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10 Jan 18. US Army to hold tactical network industry day. The US Army is holding its first industry day focused on its tactical network as part of a new Army-wide construct to help the service modernize and improve its systems procurement process.
The Army announced the establishment of a new Modernization Command with cross-functional teams that align with the service’s six modernization priorities: Long-Range Precision Fires, next-generation combat vehicle, Future Vertical Lift, the network, air-and-missile defense, and soldier lethality.
The industry day, held Feb. 6-7 at Aberdeen Proving Ground, Maryland, with the Army’s Network Cross Functional Team — lead by Maj. Gen. Peter Gallagher — and the Program Executive Office Command, Control and Communications-Tactical will seek to inform industry of Army tactical network modernization needs and priorities, an Army release stated.
This industry day follows the major network review in which the Army decided to scrap the continued delivery of its tactical network, called the Warfighter Information Network-Tactical, because it was not up to snuff as compared with current threats, namely that of Russian jamming capabilities.
The Army is also looking at streamlining and revamping command post technology for integrating systems into a common interface.
“This industry forum will be the first of several topically focused CFT and program office technical exchange sessions to be held over the course of 2018,” said Paul Mehney, director of public communications for PEO-C3T.
The February industry day will provide industry insights as to specific threats the Army faces, and thus identify needed solutions and the Army’s priorities as they apply to tactical network modernization.
The first day of the event will focus on outlining the current network architecture and technical challenge areas such as emerging and future tactical wireless technologies and the state-of-mission command applications and infrastructure. The second day will shed light on focus areas for cross-functional teams in terms of tactical network challenges, to include a classified tactical radio electromagnetic signature session.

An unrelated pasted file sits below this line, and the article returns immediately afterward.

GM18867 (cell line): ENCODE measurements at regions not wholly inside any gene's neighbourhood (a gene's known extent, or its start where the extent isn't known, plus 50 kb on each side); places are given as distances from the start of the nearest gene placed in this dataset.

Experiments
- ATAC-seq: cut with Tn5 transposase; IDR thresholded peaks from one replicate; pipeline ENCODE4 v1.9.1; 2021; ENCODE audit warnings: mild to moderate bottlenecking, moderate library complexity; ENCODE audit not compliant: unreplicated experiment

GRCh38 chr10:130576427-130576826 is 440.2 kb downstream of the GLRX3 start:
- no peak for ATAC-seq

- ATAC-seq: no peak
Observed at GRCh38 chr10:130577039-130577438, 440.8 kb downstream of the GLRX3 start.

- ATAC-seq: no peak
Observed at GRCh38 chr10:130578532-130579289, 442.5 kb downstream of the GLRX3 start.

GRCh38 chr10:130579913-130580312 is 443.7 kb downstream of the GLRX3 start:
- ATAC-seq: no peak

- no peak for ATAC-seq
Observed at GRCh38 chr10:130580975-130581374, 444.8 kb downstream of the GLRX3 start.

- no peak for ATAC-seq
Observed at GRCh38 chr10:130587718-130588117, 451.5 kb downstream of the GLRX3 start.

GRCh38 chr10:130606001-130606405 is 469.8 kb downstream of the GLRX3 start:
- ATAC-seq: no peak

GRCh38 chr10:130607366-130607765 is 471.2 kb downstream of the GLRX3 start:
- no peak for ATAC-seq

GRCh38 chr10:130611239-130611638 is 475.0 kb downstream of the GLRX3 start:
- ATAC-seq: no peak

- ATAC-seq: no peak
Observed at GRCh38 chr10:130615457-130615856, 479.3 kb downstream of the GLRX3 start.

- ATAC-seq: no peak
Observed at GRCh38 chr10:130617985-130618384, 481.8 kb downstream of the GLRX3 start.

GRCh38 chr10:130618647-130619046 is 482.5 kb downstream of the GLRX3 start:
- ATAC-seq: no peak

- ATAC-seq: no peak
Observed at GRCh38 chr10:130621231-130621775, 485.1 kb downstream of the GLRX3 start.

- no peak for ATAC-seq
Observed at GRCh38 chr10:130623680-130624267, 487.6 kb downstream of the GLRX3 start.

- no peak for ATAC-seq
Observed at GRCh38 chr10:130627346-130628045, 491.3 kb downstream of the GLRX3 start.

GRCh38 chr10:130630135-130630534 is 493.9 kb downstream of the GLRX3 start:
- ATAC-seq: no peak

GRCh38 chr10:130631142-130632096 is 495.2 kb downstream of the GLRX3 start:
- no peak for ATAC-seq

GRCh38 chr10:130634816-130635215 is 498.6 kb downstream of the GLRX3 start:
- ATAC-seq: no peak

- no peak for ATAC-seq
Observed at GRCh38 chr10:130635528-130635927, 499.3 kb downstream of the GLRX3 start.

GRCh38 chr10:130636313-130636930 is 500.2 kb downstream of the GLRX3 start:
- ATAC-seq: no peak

(Source: Defense News Early Bird/C4ISR & Networks)
10 Jan 18. Raytheon Touts Cross Domain Solutions For Navy. As the surface Navy intensively strives to achieve the cross domain capabilities so essential to warfighting success against a near-peer competitor, Raytheon is using its wide spectrum of defense technologies to support those efforts. Modern warfare increasingly requires operations across all of the five domains of land air, surface, subsurface, space and cyberspace.
A key Raytheon contribution to supporting the Navy in that complex operational environment is in enabling “cross domain integration,” which is “taking action in all the domains, and ensuring they are integrated and synchronized to achieve a military effect of some sort,” Thomas Copeman, Raytheon vice president for business development in air warfare systems, said in an interview.
Copeman, a retired Navy vice admiral with extensive service in surface combatants, said it “is arguable that the surface Navy and especially the Navy Department has always been a big player in multi-domain warfare, from the Barbary Wars, when they sent the Marines ashore to get a military effect in Tripoli.”
The surface Navy, since World War I, also has been involved in the subsurface domain, particularly in mine and anti-submarine warfare, Copeman added.
The modern surface Navy is particularly well suited for multi-domain battle, he said, “because of the sensors that they have, the aviation assets and the Tomahawks — which are designed to be a cross-domain weapon, going from the surface to the land domain and affecting events ashore.”
The cyber domain obviously is a newer challenge, in which the surface